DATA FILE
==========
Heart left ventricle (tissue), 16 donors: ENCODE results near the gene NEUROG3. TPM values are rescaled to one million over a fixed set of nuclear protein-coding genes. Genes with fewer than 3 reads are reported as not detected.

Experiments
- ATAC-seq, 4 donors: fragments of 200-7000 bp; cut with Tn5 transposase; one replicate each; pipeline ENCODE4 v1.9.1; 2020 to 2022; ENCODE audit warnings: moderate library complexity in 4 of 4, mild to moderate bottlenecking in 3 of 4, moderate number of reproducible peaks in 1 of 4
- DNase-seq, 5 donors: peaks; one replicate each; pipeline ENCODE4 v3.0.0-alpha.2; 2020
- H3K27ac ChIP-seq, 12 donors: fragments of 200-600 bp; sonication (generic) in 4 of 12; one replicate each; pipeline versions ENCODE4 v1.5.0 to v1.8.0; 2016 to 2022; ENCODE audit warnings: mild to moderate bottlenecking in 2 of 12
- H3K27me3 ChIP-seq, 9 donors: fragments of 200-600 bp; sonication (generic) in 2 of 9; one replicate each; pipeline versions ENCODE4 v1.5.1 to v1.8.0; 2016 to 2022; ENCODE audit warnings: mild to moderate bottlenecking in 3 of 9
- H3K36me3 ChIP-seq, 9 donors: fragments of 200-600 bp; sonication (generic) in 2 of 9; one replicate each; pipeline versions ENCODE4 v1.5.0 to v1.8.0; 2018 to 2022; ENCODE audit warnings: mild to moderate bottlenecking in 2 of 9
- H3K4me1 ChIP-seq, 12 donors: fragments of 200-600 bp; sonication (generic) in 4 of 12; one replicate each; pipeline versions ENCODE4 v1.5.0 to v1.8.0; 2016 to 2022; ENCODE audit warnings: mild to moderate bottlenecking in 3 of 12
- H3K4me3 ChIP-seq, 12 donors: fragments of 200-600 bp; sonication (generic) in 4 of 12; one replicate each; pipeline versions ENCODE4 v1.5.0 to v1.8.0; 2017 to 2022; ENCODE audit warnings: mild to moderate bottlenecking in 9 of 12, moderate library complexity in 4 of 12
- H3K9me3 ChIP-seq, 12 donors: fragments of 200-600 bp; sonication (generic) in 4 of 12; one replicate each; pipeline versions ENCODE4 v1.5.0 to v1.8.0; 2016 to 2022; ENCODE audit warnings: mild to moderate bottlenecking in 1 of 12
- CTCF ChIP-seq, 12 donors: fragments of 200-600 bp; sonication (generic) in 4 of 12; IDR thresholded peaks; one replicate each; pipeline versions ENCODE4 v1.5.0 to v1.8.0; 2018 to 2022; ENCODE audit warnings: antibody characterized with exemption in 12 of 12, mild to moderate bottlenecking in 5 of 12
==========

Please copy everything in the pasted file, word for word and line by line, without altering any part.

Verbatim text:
Heart left ventricle (tissue), 16 donors: ENCODE results near the gene NEUROG3. TPM values are rescaled to one million over a fixed set of nuclear protein-coding genes. Genes with fewer than 3 reads are reported as not detected.

Experiments
- ATAC-seq, 4 donors: fragments of 200-7000 bp; cut with Tn5 transposase; one replicate each; pipeline ENCODE4 v1.9.1; 2020 to 2022; ENCODE audit warnings: moderate library complexity in 4 of 4, mild to moderate bottlenecking in 3 of 4, moderate number of reproducible peaks in 1 of 4
- DNase-seq, 5 donors: peaks; one replicate each; pipeline ENCODE4 v3.0.0-alpha.2; 2020
- H3K27ac ChIP-seq, 12 donors: fragments of 200-600 bp; sonication (generic) in 4 of 12; one replicate each; pipeline versions ENCODE4 v1.5.0 to v1.8.0; 2016 to 2022; ENCODE audit warnings: mild to moderate bottlenecking in 2 of 12
- H3K27me3 ChIP-seq, 9 donors: fragments of 200-600 bp; sonication (generic) in 2 of 9; one replicate each; pipeline versions ENCODE4 v1.5.1 to v1.8.0; 2016 to 2022; ENCODE audit warnings: mild to moderate bottlenecking in 3 of 9
- H3K36me3 ChIP-seq, 9 donors: fragments of 200-600 bp; sonication (generic) in 2 of 9; one replicate each; pipeline versions ENCODE4 v1.5.0 to v1.8.0; 2018 to 2022; ENCODE audit warnings: mild to moderate bottlenecking in 2 of 9
- H3K4me1 ChIP-seq, 12 donors: fragments of 200-600 bp; sonication (generic) in 4 of 12; one replicate each; pipeline versions ENCODE4 v1.5.0 to v1.8.0; 2016 to 2022; ENCODE audit warnings: mild to moderate bottlenecking in 3 of 12
- H3K4me3 ChIP-seq, 12 donors: fragments of 200-600 bp; sonication (generic) in 4 of 12; one replicate each; pipeline versions ENCODE4 v1.5.0 to v1.8.0; 2017 to 2022; ENCODE audit warnings: mild to moderate bottlenecking in 9 of 12, moderate library complexity in 4 of 12
- H3K9me3 ChIP-seq, 12 donors: fragments of 200-600 bp; sonication (generic) in 4 of 12; one replicate each; pipeline versions ENCODE4 v1.5.0 to v1.8.0; 2016 to 2022; ENCODE audit warnings: mild to moderate bottlenecking in 1 of 12
- CTCF ChIP-seq, 12 donors: fragments of 200-600 bp; sonication (generic) in 4 of 12; IDR thresholded peaks; one replicate each; pipeline versions ENCODE4 v1.5.0 to v1.8.0; 2018 to 2022; ENCODE audit warnings: antibody characterized with exemption in 12 of 12, mild to moderate bottlenecking in 5 of 12